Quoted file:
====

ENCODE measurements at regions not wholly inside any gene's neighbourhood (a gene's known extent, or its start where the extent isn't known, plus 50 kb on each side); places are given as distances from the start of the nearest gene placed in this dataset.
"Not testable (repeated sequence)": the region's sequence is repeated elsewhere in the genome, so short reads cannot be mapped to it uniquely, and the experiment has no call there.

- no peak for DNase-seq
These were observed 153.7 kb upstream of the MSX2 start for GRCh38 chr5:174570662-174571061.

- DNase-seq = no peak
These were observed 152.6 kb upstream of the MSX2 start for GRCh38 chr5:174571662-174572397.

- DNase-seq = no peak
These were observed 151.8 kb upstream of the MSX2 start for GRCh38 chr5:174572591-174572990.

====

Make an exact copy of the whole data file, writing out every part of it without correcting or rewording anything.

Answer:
ENCODE measurements at regions not wholly inside any gene's neighbourhood (a gene's known extent, or its start where the extent isn't known, plus 50 kb on each side); places are given as distances from the start of the nearest gene placed in this dataset.
"Not testable (repeated sequence)": the region's sequence is repeated elsewhere in the genome, so short reads cannot be mapped to it uniquely, and the experiment has no call there.

- no peak for DNase-seq
These were observed 153.7 kb upstream of the MSX2 start for GRCh38 chr5:174570662-174571061.

- DNase-seq = no peak
These were observed 152.6 kb upstream of the MSX2 start for GRCh38 chr5:174571662-174572397.

- DNase-seq = no peak
These were observed 151.8 kb upstream of the MSX2 start for GRCh38 chr5:174572591-174572990.